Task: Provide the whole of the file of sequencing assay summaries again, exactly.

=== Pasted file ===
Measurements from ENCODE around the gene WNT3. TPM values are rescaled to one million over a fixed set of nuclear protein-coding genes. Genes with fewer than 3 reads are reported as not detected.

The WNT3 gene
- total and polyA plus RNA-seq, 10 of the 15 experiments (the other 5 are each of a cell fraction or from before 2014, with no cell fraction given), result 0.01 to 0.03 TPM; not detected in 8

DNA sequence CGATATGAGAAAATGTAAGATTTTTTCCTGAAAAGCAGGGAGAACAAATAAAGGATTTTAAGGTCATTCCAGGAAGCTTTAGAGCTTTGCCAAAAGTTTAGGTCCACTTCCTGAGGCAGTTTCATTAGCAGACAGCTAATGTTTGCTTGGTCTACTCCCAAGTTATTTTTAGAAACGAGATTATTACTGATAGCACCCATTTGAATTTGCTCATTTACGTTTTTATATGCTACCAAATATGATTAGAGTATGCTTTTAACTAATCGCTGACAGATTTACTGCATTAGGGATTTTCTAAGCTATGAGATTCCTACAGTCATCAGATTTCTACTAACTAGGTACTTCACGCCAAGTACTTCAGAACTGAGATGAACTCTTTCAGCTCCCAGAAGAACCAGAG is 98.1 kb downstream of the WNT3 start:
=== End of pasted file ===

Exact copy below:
Measurements from ENCODE around the gene WNT3. TPM values are rescaled to one million over a fixed set of nuclear protein-coding genes. Genes with fewer than 3 reads are reported as not detected.

The WNT3 gene
- total and polyA plus RNA-seq, 10 of the 15 experiments (the other 5 are each of a cell fraction or from before 2014, with no cell fraction given), result 0.01 to 0.03 TPM; not detected in 8

DNA sequence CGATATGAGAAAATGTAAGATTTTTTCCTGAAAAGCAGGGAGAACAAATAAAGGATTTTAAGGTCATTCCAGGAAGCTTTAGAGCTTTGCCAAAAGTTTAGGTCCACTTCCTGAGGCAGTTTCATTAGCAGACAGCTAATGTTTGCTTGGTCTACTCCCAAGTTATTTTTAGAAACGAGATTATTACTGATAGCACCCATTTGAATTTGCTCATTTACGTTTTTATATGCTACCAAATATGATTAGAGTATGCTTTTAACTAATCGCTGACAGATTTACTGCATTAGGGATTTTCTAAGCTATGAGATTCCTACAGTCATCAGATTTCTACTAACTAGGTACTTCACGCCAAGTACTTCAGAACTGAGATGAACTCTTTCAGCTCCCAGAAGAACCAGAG is 98.1 kb downstream of the WNT3 start: